[Linux-kernel-mentees] [PATCH] checkpatch: add warning for avoiding .L prefix symbols in assembly files

Lukas Bulwahn lukas.bulwahn at gmail.com
Mon Jan 18 05:25:54 UTC 2021


On Sat, Jan 16, 2021 at 3:57 PM Aditya <yashsri421 at gmail.com> wrote:
>
> On 16/1/21 7:08 pm, Dwaipayan Ray wrote:
> > On Sat, Jan 16, 2021 at 6:48 PM Aditya <yashsri421 at gmail.com> wrote:
> >>
> >> On 16/1/21 6:13 pm, Dwaipayan Ray wrote:
> >>> On Sat, Jan 16, 2021 at 5:52 PM Aditya Srivastava <yashsri421 at gmail.com> wrote:
> >>>>
> >>>> Local symbols prefixed with '.L' do not emit symbol table entries, as
> >>>> they have special meaning for the assembler.
> >>>>
> >>>> '.L' prefixed symbols can be used within a code region, but should be
> >>>> avoided for denoting a range of code via 'SYM_*_START/END' annotations.
> >>>>
> >>>> Add a new check to emit warning on finding the usage of '.L' symbols
> >>>> in '.S' files.
> >>>>
> >>>> Suggested-by: Mark Brown <broonie at kernel.org>
> >>>> Link: https://lore.kernel.org/lkml/20210112210154.GI4646@sirena.org.uk/
> >>>> Signed-off-by: Aditya Srivastava <yashsri421 at gmail.com>
> >>>> ---
> >>>>  scripts/checkpatch.pl | 6 ++++++
> >>>>  1 file changed, 6 insertions(+)
> >>>>
> >>>> diff --git a/scripts/checkpatch.pl b/scripts/checkpatch.pl
> >>>> index 7030c4d6d126..87d96a039e64 100755
> >>>> --- a/scripts/checkpatch.pl
> >>>> +++ b/scripts/checkpatch.pl
> >>>> @@ -3590,6 +3590,12 @@ sub process {
> >>>>                         }
> >>>>                 }
> >>>>
> >>>> +# check for .L prefix local symbols in .S files
> >>>> +               if ($realfile =~ /\.S$/ && $line =~ /\.L\S+/) {
> >>>> +                       WARN("AVOID_L_PREFIX",
> >>>> +                            "Avoid using '.L' prefixed local symbol names for denoting a range of code via 'SYM_*_START/END' annotations; see Documentation/asm-annotations.rst\n" . $herecurr);
> >>>> +               }
> >>>> +
> >>>>  # check we are in a valid source file C or perl if not then ignore this hunk
> >>>>                 next if ($realfile !~ /\.(h|c|pl|dtsi|dts)$/);
> >>>>
> >>>> --
> >>>> 2.17.1
> >>>
> >>> From an earlier conversation:
> >>>>   So basically, you can use an .L symbol *inside* a function or a code
> >>>>   segment, you just can't use the .L symbol to contain the code using a
> >>>>   SYM_*_START/END annotation pair.
> >>>
> >>> So this check warns on all uses of the .L prefix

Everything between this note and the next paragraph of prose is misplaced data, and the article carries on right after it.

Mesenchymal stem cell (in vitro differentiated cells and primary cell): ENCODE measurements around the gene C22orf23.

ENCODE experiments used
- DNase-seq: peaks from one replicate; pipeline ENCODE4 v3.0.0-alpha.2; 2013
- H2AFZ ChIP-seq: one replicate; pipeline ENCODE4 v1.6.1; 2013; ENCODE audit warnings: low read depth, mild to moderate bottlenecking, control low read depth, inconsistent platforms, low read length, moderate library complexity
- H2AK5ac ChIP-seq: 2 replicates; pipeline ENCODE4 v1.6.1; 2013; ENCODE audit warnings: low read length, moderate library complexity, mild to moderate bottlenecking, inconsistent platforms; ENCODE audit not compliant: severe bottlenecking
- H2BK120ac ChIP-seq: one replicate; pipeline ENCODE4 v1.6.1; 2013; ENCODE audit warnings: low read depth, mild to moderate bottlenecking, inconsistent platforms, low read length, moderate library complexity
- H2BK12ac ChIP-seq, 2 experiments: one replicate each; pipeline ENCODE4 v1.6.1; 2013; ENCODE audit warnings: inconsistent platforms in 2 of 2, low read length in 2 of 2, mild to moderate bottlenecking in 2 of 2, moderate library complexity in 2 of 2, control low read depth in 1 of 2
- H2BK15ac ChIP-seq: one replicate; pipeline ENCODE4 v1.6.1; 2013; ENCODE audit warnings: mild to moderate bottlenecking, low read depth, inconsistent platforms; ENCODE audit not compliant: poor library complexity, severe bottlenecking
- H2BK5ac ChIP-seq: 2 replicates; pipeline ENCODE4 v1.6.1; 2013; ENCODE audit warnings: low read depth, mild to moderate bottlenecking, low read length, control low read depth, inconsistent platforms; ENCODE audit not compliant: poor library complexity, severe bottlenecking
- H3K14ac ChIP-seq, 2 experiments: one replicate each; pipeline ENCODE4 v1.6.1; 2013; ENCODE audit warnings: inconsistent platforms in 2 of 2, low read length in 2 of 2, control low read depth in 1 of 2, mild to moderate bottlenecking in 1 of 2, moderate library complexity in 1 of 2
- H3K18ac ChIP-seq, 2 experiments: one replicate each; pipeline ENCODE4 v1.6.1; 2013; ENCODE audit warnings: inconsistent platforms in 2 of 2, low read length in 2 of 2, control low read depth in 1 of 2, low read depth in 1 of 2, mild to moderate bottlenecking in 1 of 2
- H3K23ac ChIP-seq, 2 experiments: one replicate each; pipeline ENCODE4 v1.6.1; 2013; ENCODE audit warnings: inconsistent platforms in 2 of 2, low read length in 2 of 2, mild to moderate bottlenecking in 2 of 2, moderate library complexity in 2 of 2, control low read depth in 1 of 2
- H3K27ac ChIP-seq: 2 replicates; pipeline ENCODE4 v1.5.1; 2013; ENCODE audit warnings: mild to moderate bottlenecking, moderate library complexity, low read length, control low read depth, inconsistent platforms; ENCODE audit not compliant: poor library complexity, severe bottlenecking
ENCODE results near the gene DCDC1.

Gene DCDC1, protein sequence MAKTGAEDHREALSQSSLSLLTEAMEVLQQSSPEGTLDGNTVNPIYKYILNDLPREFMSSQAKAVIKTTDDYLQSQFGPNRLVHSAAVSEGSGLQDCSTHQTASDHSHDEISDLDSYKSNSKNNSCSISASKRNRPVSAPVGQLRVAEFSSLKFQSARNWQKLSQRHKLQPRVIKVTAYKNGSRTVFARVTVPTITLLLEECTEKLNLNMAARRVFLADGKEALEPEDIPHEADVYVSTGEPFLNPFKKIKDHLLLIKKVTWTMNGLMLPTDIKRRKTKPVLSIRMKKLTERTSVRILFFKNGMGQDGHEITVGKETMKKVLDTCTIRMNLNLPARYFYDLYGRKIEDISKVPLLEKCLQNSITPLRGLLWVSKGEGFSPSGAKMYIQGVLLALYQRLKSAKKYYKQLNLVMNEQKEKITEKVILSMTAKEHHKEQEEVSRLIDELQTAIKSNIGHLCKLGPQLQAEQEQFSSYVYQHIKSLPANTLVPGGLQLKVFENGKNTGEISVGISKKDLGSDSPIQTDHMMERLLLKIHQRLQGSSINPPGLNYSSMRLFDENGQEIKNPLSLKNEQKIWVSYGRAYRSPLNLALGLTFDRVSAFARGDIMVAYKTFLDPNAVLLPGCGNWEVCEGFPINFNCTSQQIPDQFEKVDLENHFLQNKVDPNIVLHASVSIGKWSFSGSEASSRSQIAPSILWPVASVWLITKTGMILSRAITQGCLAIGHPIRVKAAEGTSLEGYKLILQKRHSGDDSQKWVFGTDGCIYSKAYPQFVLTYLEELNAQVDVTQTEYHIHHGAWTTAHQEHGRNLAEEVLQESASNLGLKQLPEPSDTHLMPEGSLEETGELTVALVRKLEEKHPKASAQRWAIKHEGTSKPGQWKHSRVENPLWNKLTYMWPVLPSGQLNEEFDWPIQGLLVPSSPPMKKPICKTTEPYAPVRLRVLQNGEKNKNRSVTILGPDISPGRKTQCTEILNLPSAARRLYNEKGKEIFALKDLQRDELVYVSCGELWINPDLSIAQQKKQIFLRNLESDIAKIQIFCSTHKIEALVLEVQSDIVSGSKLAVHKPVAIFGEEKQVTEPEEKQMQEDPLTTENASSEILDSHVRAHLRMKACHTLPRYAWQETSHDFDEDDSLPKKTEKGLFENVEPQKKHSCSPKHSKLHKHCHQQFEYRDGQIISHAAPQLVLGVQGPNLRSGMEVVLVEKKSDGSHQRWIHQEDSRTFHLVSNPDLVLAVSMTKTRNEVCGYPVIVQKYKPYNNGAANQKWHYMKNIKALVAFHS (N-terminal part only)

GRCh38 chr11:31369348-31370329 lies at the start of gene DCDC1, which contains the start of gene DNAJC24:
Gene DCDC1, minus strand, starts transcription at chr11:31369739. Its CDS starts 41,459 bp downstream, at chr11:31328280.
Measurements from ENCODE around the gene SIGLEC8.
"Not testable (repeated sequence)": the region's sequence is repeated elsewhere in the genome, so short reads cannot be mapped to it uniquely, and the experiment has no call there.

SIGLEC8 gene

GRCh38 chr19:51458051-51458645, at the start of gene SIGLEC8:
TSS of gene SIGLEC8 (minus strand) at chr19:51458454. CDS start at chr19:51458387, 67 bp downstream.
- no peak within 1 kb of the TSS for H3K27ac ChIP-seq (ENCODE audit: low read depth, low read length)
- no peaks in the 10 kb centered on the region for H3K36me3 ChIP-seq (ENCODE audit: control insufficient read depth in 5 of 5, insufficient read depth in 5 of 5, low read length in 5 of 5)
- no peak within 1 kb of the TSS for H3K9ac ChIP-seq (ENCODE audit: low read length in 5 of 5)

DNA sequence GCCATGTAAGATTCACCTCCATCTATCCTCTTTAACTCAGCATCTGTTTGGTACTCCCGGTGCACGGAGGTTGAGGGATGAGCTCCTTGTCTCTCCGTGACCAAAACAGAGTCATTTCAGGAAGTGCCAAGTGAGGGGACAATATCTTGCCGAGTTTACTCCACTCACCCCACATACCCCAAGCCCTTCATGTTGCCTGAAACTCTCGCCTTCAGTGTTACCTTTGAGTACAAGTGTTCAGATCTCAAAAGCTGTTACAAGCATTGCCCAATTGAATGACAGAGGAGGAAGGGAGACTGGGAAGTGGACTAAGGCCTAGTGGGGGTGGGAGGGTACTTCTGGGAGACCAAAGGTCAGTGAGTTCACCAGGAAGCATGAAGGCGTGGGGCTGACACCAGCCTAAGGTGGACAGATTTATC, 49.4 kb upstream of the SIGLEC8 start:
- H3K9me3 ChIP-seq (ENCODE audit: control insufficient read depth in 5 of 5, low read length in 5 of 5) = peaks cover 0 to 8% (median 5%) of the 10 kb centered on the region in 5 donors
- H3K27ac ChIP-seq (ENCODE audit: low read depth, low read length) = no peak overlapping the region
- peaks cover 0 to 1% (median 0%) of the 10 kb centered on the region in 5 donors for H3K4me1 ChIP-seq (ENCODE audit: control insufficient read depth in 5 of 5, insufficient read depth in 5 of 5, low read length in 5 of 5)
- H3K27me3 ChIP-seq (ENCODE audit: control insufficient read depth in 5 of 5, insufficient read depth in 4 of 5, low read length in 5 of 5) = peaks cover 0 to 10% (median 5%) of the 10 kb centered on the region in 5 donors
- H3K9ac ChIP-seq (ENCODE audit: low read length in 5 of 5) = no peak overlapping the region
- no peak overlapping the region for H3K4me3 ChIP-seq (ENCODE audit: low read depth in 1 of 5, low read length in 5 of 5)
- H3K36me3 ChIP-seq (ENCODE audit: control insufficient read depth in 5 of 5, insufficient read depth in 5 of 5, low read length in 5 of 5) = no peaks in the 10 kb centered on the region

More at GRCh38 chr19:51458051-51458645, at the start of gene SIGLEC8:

> >>> I think that might be incorrect.
> >>>
> >>
> >> Hey Dwaipayan,
> >> I think you missed this:
> >>
> >>> - If the line contains ".L" prefixed symbol, give user a
> >>> warning/check, so that they can ensure that the line is not inside
> >>> START/END block. (As we may not be able to make sure about the same,
> >>> if the START/END line is not in the patch; otherwise we could run a
> >>> while loop)
> >>
> >
> > Then again what percentage of users actually intended to use
> > it in a local scope? That is actually a correct usage and checkpatch will
> > keep complaining - there will be no way to remove the warning.
> >
> >> At best, I think, we could use $context_function, which should work
> >> for patches, but again, this will not work for files.
> >>
> >> Do you have any suggestions?
> >>
> >
> > Does $context_function work for .S files? Am not sure.> But again that will not help much.
> >
> > The main concern is not to allow .L prefix within a
> > SYM_*_START...SYM_*_END annotation pair.
> >
> > That means something like this will be disallowed:
> >
> > SYM_FUNC_START(memset)
> >     .L ... etc
> > SYM_FUNC_END(memset)
> >
>
> Yes, $context_function works inside .S files.
> So, I think if it is inside one of the SYM_*_START contexts, it should
> work for us.
>
> > One possible way can be to extract the context after getting
> > a SYM_*_START. Following which the lines could be checked
> > for a .L preifx.
> > > But complexity wise I dont know if it would be worth it.
> >
>
> I think, we could do this for files.
>

Just run it on the current kernel source and find out how many cases
would generally match.

If it is just a few hundred occurrences, use a simple rule, not a
complex one that hardly works on patches.

Lukas


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